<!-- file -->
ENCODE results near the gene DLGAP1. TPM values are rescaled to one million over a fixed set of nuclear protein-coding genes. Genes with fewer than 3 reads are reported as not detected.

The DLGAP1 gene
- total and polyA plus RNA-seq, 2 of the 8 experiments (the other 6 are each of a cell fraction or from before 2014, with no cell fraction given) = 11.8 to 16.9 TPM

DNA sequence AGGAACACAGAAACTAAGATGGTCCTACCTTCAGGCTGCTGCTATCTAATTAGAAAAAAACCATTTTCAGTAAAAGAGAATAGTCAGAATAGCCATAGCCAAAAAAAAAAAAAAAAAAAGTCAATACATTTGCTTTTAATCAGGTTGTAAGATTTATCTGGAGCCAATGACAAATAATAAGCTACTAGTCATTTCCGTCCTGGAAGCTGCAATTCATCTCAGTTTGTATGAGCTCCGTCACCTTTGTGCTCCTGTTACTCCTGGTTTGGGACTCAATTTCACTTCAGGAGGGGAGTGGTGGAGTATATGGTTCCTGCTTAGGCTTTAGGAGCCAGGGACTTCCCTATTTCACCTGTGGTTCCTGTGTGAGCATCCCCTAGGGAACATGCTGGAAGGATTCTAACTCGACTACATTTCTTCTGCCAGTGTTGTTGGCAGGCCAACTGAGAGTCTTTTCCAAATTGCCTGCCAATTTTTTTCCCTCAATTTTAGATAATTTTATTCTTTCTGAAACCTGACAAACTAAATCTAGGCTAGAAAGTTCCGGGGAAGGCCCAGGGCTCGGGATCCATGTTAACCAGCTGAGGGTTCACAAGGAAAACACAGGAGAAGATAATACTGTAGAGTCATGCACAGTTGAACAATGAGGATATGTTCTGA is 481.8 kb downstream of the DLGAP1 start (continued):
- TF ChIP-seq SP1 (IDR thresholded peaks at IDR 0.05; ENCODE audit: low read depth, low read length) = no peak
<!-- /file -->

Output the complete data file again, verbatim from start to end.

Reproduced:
ENCODE results near the gene DLGAP1. TPM values are rescaled to one million over a fixed set of nuclear protein-coding genes. Genes with fewer than 3 reads are reported as not detected.

The DLGAP1 gene
- total and polyA plus RNA-seq, 2 of the 8 experiments (the other 6 are each of a cell fraction or from before 2014, with no cell fraction given) = 11.8 to 16.9 TPM

DNA sequence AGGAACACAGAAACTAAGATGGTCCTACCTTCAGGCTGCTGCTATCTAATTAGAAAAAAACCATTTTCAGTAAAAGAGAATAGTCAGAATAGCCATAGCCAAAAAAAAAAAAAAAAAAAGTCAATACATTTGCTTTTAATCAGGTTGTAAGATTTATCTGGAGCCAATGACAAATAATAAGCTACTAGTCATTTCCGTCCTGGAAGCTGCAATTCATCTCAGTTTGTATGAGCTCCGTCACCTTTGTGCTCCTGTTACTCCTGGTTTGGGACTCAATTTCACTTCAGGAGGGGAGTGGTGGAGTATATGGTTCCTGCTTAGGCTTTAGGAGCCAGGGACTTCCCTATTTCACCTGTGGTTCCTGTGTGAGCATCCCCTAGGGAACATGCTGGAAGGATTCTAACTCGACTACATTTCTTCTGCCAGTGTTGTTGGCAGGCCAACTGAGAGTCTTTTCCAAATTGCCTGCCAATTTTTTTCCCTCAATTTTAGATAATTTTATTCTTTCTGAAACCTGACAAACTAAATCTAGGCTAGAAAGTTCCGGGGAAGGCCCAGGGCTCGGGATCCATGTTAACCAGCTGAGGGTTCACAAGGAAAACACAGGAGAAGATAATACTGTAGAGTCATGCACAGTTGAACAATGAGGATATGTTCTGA is 481.8 kb downstream of the DLGAP1 start (continued):
- TF ChIP-seq SP1 (IDR thresholded peaks at IDR 0.05; ENCODE audit: low read depth, low read length) = no peak